GREENE COUNTY — If you’ve hit the many paved trails throughout Greene County in recent weeks, you may have come upon a group of volunteers from the Greene County Parks & Trails organization.
If you happened past Xenia Station, just south of downtown, you might’ve even seen me.
I’ve been employed as the sports editor for Greene County Newspapers for a little over four years now, and I have a confession to make: Up until that sunny, Saturday afternoon when I volunteered to man a survey booth at Xenia Station, I’d never experienced the many amazing trails that cross through our county and beyond.
I just never had the inkling to drag my sorry behind out to a trail just to embarrass myself on my 25-year-old mountain bike. But I’m really glad that I spent some time just talking with trail users and hearing their stories.
For me, it was quite a learning experience.
As we drive through downtown Xenia, we see people on the trails all the time and figure they’re just from the area. Just out to enjoy the day. But I learned that they just might be from another state!
I manned the Xenia Station booth for roughly 4 hours. In that short span of time, I met bicycle enthusiasts from California, Kentucky, Indiana and Pennsylvania. During the same week at another survey station, GCP&T’s Gretchen Rives met up with trail users from Arkansas, Missouri, Illinois and North Carolina.
Local bikers from Indianapolis, Louisville, Cincinnati, Toledo, Columbus and Zanesville also passed through Xenia Station on this day.
Two Kentucky Boy Scout troops passed Xenia Station about 2 hours apart from each other. Both were from the Louisville area, but had no idea that they were on the same trail!
One couple stopped off at the Station for a breather, while enjoying some free snacks and ice-cold water that the GCP&T folks were offering. They had begun their trek in Philadelphia and were headed out west.
“We have 70 more miles today, and then we can rest in Indiana,” laughed one of the riders.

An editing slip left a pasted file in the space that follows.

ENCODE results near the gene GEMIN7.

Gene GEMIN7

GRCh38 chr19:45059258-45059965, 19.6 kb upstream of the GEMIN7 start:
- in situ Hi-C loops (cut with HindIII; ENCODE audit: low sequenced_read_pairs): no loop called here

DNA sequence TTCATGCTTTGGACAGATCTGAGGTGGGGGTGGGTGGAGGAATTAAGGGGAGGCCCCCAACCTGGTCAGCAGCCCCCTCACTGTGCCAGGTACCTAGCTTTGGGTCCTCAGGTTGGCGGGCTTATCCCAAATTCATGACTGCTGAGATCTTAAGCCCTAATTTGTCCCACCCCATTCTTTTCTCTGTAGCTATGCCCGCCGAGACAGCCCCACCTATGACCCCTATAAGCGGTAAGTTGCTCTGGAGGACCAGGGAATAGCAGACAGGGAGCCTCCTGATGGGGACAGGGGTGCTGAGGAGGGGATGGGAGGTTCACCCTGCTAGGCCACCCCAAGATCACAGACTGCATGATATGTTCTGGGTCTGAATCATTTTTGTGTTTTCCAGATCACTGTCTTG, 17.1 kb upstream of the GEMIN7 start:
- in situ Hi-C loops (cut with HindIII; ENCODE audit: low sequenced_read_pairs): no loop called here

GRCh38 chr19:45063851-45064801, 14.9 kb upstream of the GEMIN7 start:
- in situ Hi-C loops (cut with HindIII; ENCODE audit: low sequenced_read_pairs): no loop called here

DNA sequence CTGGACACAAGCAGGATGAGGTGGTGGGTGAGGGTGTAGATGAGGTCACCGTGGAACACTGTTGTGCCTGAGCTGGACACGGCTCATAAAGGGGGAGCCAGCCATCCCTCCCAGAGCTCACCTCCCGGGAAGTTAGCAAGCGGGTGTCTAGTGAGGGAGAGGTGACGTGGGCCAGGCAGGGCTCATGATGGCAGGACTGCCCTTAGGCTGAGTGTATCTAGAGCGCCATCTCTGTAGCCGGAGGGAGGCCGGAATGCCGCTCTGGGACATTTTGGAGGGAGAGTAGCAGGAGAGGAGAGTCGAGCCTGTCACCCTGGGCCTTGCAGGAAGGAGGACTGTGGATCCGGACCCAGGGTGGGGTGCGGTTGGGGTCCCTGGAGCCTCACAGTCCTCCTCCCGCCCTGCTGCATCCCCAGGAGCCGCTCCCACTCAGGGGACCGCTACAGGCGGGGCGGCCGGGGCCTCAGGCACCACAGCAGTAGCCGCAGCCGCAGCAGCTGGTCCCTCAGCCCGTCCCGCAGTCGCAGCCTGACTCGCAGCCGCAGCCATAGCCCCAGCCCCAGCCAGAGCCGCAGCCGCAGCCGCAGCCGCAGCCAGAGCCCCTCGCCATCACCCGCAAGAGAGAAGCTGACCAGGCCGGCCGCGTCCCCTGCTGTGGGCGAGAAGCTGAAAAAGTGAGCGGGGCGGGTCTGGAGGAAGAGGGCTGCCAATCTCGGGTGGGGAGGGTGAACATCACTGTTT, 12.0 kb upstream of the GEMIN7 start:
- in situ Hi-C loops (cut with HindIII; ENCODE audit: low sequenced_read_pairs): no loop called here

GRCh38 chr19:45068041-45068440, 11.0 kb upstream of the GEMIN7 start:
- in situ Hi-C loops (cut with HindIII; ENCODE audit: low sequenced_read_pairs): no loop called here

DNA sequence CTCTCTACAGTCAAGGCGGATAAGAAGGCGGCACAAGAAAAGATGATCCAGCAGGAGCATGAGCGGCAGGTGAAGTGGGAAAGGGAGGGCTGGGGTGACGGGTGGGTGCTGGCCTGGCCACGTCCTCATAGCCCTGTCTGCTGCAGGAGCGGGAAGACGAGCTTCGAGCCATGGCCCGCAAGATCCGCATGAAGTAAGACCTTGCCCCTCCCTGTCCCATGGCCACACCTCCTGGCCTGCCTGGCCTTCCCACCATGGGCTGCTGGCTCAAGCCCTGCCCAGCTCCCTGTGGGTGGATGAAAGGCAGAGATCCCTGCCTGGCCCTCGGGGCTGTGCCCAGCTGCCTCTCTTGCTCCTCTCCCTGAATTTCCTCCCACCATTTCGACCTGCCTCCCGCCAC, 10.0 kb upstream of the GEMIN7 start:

I helped a fellow from Harrisburg, Pa. gather some information about area Bed & Breakfast establishments along the trails. The hope is that if he finds enough promising details on his excursion, that he’d like to bring a whole group of cycling enthusiasts out next summer for a weekend or two.
“You guys need to advertise these trails. They’re amazing!” said a woman from Terre Haute, Indiana, who was bicycling the trails for the first time. “People would come from all around to enjoy this place. We don’t have trails this nice back home. We’ll definitely be back.”
The Fat Boys bicycling group out of Columbus passed through while I was there. They ride to raise awareness for the ALS charity and had just rode in from Columbus on their way to a hotel in Fairborn. From there, they were going to stay over night and head down to Cincinnati on the bike trail, stay over night there, then head back up to Columbus the following day.
The brand spanking new Miami Valley Ohio Bikeways Guide Maps, released just a few weeks before the mid-September trail surveys took place, were a huge hit with the trail users.
Did you know that the 2,006-mile Underground Railroad Bicycle Route (from Alabama to Canada), the 688-mile US Bicycle Route 50 (from Maryland to Indiana), and the 4,600-mile North Country National Scenic Trail (from New York to North Dakota) all run through Greene County?
The GCP&T survey information was collected in order to show how the trails are used, and by whom. I figured we’d get a lot of surveys from Greene County folks, and that would pretty much be it. But the surveys were being filed from several states, just from our little stand outside of Xenia Station.
So smile at that bicyclist you see crossing Main Street, and give a wave to the ones heading north or south along Detroit Avenue. The person might be local, but it never hurts to give someone a friendly wave. Then again, the person might be discovering this part of the country for the very first time.
Welcome them, and their business with open arms.
They’ll bring their friends the next time.